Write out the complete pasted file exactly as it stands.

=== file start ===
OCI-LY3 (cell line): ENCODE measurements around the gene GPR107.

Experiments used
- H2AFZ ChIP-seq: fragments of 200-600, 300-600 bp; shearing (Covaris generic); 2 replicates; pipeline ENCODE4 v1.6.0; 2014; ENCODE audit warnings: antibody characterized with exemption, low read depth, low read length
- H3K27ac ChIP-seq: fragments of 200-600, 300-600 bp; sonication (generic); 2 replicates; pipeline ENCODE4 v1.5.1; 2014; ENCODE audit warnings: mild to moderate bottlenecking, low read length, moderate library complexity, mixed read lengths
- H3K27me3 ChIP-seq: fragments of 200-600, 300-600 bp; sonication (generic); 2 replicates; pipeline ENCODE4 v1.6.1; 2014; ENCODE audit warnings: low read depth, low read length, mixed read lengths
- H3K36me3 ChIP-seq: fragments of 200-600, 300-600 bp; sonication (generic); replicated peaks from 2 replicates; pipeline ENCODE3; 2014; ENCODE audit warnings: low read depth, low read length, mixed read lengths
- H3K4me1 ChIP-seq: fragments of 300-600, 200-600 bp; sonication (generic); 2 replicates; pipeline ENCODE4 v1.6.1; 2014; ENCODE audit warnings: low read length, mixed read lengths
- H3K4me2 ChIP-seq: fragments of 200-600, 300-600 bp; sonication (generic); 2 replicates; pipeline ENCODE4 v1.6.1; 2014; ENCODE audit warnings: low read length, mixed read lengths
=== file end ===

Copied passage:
OCI-LY3 (cell line): ENCODE measurements around the gene GPR107.

Experiments used
- H2AFZ ChIP-seq: fragments of 200-600, 300-600 bp; shearing (Covaris generic); 2 replicates; pipeline ENCODE4 v1.6.0; 2014; ENCODE audit warnings: antibody characterized with exemption, low read depth, low read length
- H3K27ac ChIP-seq: fragments of 200-600, 300-600 bp; sonication (generic); 2 replicates; pipeline ENCODE4 v1.5.1; 2014; ENCODE audit warnings: mild to moderate bottlenecking, low read length, moderate library complexity, mixed read lengths
- H3K27me3 ChIP-seq: fragments of 200-600, 300-600 bp; sonication (generic); 2 replicates; pipeline ENCODE4 v1.6.1; 2014; ENCODE audit warnings: low read depth, low read length, mixed read lengths
- H3K36me3 ChIP-seq: fragments of 200-600, 300-600 bp; sonication (generic); replicated peaks from 2 replicates; pipeline ENCODE3; 2014; ENCODE audit warnings: low read depth, low read length, mixed read lengths
- H3K4me1 ChIP-seq: fragments of 300-600, 200-600 bp; sonication (generic); 2 replicates; pipeline ENCODE4 v1.6.1; 2014; ENCODE audit warnings: low read length, mixed read lengths
- H3K4me2 ChIP-seq: fragments of 200-600, 300-600 bp; sonication (generic); 2 replicates; pipeline ENCODE4 v1.6.1; 2014; ENCODE audit warnings: low read length, mixed read lengths